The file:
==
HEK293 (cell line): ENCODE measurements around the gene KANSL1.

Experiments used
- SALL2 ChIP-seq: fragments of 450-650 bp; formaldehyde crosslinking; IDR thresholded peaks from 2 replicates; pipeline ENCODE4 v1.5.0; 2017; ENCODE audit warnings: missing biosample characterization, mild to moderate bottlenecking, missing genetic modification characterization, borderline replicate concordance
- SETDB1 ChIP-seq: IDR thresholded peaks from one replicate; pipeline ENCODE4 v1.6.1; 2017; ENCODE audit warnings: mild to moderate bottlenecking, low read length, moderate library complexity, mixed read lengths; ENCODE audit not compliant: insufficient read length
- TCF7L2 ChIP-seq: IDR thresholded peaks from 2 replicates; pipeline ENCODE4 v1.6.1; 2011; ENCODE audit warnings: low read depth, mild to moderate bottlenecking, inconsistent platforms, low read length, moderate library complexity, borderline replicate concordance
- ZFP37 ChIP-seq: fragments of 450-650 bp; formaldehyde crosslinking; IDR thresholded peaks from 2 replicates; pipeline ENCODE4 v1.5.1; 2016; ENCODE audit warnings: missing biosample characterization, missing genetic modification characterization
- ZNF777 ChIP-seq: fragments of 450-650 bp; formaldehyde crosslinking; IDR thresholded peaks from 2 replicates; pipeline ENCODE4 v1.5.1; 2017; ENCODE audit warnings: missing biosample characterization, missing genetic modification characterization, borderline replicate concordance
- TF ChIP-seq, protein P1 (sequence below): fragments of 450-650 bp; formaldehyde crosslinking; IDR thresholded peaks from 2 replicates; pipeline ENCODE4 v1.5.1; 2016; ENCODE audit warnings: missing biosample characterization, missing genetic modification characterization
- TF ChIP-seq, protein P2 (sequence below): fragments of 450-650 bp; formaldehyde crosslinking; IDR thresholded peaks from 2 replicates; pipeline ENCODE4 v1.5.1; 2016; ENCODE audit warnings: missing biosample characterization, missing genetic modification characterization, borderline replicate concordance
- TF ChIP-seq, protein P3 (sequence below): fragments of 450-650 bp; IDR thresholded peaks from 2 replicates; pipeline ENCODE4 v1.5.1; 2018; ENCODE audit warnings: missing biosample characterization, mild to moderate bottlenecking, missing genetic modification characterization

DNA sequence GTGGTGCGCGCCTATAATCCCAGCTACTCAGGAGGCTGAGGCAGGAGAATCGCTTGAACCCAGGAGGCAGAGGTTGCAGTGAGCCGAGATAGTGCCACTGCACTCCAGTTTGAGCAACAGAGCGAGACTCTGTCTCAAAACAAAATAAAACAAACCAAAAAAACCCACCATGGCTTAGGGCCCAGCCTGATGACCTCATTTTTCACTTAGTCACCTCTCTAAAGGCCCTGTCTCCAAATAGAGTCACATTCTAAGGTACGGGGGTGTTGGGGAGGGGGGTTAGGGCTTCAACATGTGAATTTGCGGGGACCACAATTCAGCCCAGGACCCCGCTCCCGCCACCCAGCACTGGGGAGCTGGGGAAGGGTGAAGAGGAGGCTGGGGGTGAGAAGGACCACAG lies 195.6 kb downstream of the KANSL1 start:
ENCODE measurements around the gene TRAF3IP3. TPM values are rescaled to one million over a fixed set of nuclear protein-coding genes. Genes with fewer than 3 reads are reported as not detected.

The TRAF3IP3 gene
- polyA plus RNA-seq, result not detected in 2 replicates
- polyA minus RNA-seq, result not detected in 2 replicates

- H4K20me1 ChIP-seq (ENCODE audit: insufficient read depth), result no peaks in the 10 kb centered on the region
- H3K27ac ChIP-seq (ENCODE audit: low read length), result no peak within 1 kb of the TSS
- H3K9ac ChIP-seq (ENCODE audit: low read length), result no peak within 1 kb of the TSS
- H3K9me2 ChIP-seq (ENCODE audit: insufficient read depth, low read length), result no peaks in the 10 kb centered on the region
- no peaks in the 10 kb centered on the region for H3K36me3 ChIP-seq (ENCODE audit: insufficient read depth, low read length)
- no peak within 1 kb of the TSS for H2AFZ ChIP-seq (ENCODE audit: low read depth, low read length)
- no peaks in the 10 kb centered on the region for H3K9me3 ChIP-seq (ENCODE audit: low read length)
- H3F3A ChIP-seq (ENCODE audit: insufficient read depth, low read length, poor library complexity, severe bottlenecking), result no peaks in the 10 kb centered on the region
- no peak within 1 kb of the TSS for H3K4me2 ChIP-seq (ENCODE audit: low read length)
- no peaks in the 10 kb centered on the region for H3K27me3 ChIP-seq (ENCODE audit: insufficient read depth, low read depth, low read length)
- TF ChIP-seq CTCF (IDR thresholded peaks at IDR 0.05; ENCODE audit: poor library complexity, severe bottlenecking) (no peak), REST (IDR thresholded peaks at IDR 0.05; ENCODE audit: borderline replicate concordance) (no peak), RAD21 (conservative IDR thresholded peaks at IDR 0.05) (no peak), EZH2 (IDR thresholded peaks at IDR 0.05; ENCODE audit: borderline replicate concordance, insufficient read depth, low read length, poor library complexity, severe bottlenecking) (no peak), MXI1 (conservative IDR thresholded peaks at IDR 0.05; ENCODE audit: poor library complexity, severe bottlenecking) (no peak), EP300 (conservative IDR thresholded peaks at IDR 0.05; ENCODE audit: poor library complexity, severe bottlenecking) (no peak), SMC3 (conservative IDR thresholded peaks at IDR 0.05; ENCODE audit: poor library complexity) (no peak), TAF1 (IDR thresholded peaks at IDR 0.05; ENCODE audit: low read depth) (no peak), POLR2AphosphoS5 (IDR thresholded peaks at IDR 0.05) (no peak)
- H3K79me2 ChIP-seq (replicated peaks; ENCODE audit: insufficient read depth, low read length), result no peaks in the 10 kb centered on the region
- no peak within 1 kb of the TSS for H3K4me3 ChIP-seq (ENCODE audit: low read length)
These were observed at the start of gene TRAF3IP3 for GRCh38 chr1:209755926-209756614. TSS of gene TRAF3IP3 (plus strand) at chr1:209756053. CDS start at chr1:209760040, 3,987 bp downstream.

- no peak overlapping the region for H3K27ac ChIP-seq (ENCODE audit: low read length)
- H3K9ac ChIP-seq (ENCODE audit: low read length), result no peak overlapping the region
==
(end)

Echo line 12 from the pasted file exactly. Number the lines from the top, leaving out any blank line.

ENCODE measurements around the gene TRAF3IP3. TPM values are rescaled to one million over a fixed set of nuclear protein-coding genes. Genes with fewer than 3 reads are reported as not detected.